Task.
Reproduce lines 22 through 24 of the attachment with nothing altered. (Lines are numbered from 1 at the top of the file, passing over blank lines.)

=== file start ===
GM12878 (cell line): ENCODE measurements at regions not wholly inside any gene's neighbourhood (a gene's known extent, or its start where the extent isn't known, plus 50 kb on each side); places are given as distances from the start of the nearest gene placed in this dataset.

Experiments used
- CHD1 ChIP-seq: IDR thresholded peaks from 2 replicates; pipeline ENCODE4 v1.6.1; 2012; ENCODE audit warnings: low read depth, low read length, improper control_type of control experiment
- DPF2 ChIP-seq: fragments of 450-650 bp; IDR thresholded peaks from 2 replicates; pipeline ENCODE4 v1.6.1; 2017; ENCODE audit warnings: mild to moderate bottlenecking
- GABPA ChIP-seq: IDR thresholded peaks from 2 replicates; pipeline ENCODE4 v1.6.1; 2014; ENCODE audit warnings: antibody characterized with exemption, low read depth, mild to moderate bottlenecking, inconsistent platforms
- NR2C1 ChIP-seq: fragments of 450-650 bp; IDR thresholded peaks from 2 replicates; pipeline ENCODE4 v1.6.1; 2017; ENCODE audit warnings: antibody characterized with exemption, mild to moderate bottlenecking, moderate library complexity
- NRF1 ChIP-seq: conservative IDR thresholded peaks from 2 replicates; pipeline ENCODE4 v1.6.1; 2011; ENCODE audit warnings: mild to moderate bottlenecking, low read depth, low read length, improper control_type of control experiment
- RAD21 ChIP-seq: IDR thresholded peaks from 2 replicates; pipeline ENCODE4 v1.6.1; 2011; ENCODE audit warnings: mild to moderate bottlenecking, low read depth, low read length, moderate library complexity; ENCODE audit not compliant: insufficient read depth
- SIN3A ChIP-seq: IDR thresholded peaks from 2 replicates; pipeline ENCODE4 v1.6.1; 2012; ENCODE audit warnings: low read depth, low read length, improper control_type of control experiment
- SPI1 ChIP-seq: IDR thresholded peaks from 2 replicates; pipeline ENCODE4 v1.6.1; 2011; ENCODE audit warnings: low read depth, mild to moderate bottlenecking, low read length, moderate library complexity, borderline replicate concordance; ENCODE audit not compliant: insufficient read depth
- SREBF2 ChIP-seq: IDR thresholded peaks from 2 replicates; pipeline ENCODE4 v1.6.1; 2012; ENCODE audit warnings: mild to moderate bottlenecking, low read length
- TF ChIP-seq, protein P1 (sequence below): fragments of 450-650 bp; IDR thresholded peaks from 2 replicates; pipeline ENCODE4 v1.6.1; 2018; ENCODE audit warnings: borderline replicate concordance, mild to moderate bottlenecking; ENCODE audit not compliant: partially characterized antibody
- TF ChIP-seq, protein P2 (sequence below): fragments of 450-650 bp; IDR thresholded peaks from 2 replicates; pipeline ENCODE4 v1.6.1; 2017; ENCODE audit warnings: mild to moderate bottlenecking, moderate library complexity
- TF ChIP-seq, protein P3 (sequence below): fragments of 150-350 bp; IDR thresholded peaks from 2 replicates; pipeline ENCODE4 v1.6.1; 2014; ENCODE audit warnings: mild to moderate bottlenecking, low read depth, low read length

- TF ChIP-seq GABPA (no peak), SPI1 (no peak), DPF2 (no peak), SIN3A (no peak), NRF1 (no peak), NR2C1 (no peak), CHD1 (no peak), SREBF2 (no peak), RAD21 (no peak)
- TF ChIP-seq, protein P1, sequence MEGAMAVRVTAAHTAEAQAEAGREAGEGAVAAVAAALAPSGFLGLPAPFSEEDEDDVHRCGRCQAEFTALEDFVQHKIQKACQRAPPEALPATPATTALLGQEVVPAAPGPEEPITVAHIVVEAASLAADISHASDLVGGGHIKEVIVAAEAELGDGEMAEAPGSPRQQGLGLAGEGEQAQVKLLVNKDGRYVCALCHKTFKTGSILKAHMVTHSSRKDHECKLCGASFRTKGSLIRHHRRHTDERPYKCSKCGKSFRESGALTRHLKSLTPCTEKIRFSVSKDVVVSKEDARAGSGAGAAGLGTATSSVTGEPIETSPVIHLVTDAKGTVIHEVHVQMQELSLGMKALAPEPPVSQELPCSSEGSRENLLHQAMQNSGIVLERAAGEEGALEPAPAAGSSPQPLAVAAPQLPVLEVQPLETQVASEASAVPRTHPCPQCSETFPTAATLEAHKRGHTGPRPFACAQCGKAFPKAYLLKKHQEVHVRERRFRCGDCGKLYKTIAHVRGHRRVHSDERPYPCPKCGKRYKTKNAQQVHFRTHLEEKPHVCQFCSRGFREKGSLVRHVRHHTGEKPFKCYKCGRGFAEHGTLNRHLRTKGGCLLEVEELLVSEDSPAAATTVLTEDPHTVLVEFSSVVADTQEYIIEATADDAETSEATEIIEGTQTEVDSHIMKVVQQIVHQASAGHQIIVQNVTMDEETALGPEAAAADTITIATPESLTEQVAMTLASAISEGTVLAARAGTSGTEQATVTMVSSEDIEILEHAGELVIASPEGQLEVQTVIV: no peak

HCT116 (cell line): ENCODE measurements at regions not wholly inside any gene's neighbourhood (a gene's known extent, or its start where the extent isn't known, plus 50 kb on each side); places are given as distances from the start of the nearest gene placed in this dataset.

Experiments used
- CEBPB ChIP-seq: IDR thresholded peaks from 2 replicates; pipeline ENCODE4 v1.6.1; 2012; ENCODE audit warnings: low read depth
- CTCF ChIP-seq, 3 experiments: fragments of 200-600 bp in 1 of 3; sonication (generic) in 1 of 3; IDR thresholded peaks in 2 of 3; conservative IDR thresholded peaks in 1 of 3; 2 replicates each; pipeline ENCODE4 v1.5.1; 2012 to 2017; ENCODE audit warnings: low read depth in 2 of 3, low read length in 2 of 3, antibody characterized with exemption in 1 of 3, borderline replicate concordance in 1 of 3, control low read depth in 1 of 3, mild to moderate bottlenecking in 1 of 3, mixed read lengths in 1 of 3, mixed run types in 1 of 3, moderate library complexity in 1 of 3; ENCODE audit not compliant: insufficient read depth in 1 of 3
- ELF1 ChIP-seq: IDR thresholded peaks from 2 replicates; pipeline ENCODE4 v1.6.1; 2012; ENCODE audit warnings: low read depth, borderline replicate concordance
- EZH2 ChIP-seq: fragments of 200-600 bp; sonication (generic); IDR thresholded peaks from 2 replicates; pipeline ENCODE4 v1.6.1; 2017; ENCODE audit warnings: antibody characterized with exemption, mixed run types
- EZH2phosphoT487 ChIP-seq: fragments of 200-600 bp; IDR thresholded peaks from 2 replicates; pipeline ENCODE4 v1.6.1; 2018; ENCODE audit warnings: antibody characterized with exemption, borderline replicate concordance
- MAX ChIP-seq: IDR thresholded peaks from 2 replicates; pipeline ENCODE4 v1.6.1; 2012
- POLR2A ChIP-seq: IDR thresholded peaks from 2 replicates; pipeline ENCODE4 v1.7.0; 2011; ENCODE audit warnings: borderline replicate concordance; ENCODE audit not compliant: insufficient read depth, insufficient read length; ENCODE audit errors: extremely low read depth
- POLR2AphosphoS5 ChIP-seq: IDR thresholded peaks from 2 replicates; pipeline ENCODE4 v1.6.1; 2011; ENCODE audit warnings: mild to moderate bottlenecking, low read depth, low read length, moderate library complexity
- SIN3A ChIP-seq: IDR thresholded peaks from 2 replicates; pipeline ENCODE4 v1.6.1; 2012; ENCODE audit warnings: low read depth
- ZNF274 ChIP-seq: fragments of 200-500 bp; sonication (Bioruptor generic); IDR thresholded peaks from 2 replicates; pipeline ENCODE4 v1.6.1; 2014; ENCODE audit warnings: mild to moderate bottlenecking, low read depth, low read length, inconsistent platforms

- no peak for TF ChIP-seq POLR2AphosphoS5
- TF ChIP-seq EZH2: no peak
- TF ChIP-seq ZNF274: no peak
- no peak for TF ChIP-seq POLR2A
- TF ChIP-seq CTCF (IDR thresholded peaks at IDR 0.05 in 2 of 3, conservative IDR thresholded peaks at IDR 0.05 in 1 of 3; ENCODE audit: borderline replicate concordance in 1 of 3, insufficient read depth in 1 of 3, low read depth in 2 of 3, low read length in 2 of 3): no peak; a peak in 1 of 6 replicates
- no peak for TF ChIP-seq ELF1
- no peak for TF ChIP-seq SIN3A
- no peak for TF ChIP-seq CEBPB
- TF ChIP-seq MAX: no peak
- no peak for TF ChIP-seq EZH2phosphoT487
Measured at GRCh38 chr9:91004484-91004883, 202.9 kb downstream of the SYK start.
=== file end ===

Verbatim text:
- EZH2 ChIP-seq: fragments of 200-600 bp; sonication (generic); IDR thresholded peaks from 2 replicates; pipeline ENCODE4 v1.6.1; 2017; ENCODE audit warnings: antibody characterized with exemption, mixed run types
- EZH2phosphoT487 ChIP-seq: fragments of 200-600 bp; IDR thresholded peaks from 2 replicates; pipeline ENCODE4 v1.6.1; 2018; ENCODE audit warnings: antibody characterized with exemption, borderline replicate concordance
- MAX ChIP-seq: IDR thresholded peaks from 2 replicates; pipeline ENCODE4 v1.6.1; 2012